How a ward communicates

Recently heard in a ward council meeting:

‘I know more about ward members from their Facebook pages than I do from home teachers or visiting teachers.’

Is that a bad thing?

Bookmark How a ward communicates

Comments

  1. It is true, I learn lots of important things about my church brothers and sisters from their Facebook status updates. I’ve already passed on the following info to my bishop:
    –Paul is tired and going to bed.
    –JoEllen’s bread didn’t raise very well today.
    –Lori is off to be cross guard for the school.
    –Jeff is excited that its hump day Wednesday. w00!.
    –Robert hopes BYU will bring their game in the 1st half this time.

  2. Totally agree. I learn about pregnancies and births, for example, on Facebook before I do from ward council.

  3. Left Field says:

    I’m new to this Facebook thing, and I only have three ward members (including my wife) as friends. However, I did make it a point to block the Ward Busybody from having anything to do with me.

  4. Peter LLC says:

    What’s ward council meeting?

  5. In a certain sense, I see more of the personality of the members of my ward from their Facebook status updates and uploaded photos.

    The purpose of ward council isn’t to peruse ward members’ newest digital photos, although that would be a huge improvement on its current content.

    But at the same time, if you are actively talking to people in your ward, i.e. trying to be social, going out of your way to talk to them, etc. (I am not good at this) then you are bound to find out more about their thoughts and feelings than from Facebook.

    Facebook, as with all social networking sites, provides people with a platform to put their best face forward to the world. Of course, some people will be posting about the nitty-gritty of their problems there, but I don’t think that is the most common use of such media. Home and visiting teaching — if done properly, i.e. with an attitude of real care for the home or visiting teaching families rather than with a focus of simply leaving a lesson to tick a box — provides far more potential to learn about and help people than reading Facebook status updates.

  6. Ward communication through the veritable High Council Sermons possible through Facebook is sooOOOooo 2008.

    In our ward we like the deep truths that can only be discovered by simmering them down to 140 characters. Twitter will make the ward bulletin and welfare meeting obsolete.

  7. willswords says:

    Seriously though, I recently posted (on facebook) a question about some car problems I was having and almost immediately got some helpful advice from someone I knew on my mission and from a couple of high school friends.
    Is there a way to do that as easy with my ward family? Well maybe on Sunday, but that seems kind of like a trivial thing to bring up during meetings. On any other day? Nope.
    In my opinion the Ward website should be more than something you use to look up phone numbers.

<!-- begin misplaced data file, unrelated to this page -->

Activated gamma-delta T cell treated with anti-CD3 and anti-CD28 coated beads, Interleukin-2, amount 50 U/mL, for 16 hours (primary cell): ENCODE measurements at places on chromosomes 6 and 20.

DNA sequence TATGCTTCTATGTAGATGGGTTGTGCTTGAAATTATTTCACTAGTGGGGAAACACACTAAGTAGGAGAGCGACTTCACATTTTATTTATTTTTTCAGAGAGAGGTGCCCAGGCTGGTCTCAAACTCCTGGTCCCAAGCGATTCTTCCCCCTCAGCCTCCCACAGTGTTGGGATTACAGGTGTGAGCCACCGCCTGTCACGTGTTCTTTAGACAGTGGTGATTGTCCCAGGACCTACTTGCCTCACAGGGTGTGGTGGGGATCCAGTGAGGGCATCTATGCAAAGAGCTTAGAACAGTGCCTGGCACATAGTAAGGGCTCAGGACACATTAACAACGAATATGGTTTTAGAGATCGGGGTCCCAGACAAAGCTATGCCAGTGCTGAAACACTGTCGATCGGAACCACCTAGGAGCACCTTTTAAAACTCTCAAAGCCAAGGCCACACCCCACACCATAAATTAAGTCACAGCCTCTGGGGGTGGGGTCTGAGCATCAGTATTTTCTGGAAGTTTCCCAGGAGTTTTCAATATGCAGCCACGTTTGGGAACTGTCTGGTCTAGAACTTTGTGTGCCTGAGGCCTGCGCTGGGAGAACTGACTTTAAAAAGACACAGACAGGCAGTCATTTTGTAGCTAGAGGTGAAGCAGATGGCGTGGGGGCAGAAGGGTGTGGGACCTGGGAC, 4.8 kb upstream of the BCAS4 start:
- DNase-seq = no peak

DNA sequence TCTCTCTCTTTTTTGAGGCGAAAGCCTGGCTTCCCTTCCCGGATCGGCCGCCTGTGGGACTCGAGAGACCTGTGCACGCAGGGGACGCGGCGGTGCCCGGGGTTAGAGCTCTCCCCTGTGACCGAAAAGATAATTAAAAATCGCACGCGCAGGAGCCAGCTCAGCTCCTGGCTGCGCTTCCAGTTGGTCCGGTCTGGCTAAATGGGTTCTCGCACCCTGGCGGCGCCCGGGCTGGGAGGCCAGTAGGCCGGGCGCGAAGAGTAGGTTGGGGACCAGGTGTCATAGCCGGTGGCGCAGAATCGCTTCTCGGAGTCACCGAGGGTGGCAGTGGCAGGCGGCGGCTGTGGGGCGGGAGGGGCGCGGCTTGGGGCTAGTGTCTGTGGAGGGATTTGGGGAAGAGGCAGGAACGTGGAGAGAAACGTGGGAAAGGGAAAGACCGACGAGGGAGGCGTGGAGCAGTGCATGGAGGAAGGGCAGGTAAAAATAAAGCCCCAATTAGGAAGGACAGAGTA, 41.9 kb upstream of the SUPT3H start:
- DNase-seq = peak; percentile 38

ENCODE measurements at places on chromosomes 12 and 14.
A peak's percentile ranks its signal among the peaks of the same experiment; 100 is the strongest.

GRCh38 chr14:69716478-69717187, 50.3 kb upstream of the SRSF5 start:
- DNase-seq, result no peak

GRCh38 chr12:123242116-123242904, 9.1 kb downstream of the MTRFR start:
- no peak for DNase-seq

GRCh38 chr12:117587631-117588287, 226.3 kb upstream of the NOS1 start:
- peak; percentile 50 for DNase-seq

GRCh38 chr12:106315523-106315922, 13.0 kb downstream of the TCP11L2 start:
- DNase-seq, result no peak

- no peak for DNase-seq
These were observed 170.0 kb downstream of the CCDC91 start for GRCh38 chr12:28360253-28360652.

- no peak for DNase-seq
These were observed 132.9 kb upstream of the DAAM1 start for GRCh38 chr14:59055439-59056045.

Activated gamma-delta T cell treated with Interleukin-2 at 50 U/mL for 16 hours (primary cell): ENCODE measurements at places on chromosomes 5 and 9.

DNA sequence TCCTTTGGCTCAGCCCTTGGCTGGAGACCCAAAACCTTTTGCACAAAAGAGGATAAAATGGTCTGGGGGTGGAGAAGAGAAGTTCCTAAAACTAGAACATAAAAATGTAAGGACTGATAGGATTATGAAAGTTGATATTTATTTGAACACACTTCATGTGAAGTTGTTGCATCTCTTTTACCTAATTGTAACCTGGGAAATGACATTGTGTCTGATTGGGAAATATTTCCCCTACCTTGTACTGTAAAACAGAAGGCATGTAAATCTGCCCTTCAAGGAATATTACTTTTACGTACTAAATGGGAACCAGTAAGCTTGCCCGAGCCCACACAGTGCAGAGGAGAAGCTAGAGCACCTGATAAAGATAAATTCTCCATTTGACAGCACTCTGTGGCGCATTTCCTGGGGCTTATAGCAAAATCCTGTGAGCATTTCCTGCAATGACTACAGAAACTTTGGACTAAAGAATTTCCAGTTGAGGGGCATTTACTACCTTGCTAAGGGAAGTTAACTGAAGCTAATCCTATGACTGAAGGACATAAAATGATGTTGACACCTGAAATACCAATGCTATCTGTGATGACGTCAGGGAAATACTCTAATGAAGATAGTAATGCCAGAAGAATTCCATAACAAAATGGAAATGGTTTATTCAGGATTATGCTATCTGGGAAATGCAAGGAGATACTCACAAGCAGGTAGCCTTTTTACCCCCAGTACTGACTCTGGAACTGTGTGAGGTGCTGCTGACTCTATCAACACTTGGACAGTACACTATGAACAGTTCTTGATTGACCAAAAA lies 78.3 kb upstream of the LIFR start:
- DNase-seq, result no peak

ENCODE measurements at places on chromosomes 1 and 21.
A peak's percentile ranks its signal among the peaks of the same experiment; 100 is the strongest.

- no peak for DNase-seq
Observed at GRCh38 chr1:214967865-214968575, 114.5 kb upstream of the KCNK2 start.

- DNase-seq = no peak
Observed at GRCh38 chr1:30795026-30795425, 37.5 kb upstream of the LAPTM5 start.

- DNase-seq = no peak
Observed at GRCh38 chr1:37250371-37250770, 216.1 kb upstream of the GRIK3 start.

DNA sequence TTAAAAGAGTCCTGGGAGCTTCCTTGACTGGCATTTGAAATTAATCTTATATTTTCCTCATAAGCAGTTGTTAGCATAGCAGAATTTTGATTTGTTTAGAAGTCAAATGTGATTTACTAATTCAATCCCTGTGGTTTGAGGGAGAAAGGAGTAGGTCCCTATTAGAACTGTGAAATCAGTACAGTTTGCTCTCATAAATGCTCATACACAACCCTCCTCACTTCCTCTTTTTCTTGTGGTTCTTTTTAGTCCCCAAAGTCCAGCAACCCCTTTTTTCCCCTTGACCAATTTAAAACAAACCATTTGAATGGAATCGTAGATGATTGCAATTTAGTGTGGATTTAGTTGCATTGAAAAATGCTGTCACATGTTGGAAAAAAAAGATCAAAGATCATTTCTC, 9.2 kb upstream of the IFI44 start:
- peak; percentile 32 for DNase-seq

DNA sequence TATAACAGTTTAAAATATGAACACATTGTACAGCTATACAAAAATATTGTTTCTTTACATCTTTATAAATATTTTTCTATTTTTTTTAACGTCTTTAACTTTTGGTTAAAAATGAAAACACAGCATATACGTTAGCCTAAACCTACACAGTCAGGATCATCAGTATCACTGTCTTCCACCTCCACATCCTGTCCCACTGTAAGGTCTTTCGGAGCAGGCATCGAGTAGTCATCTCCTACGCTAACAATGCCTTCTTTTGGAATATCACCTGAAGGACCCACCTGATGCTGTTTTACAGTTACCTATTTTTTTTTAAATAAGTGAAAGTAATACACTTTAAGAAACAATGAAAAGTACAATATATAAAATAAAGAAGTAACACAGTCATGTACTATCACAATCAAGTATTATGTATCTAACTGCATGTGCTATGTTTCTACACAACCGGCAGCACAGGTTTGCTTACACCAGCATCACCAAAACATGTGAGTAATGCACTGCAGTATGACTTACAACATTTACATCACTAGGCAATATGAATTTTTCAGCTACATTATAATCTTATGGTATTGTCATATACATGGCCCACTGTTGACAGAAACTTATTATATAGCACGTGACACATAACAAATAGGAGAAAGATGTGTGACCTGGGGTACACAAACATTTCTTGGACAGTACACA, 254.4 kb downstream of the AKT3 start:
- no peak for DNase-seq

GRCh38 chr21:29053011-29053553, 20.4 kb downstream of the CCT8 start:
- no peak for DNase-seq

8. willswords says:

    I’m sure someone might be saying after my last post, “well there is a calendar on the ward website as well,” but in my experience over the last 3 wards I’ve lived in, the calendar rarely reflects reality, probably because it is only editable by a very select few who don’t have time to keep it current.

  9. More info from Facebook? Not surprised. It’s just another example of how home teaching and visiting teaching are failed programs. Time for something new.

  10. That’s really funny – and true! The RS Pres in my ward LOVES facebook for that very reason – she knows what is going on as soon as it happens (babies born, life events, etc)

    I see the point about how people aren’t going to bare their soul and admit their issues on Facebook – BUT, I see that Facebook “breaks the ice.” How many of us really tell HT/VT our deepest darkest issues anyway? If we become better friends with them, would that change? I guess I don’t see FB as a bad thing when it comes to ward communication.

  11. We have a ward group on FB with almost 50 members–more than show up to GD some weeks :-) However helpful it is, it is also disconcerting to have an endowed ward member change her profile pic to one in a sleeveless dress. But I agree, it’s been very informative!

  12. I do not know about a ward, but I am sure learning a lot abut my teen. I read his and his friends. It has been very enlightening in a good way.

  13. As soon as you’ve got ward members on Facebook, it’s jumped the shark.

  14. Haha, Susan! Yes, a very nice older lady from my ward invited me to check out her profile. I feel really guilty I haven’t friended her.

  15. Katie M. says:

    Very funny Susan. It’s been interesting to watch Facebook suddenly explode into a thing to do for middle-aged folks. At 28, I remember when I joined I felt a little older for it. But the times, they are changin. The other night there were all these older moms at the gym gabbing about how you have to get on Facebook and when my friend’s mom starting chatting with me through it I was tinkled pink. But I think I knew Facebook jumped the shark when NPR’s Diane Rehm asked readers to join her on Facebook. I will Diane, I will!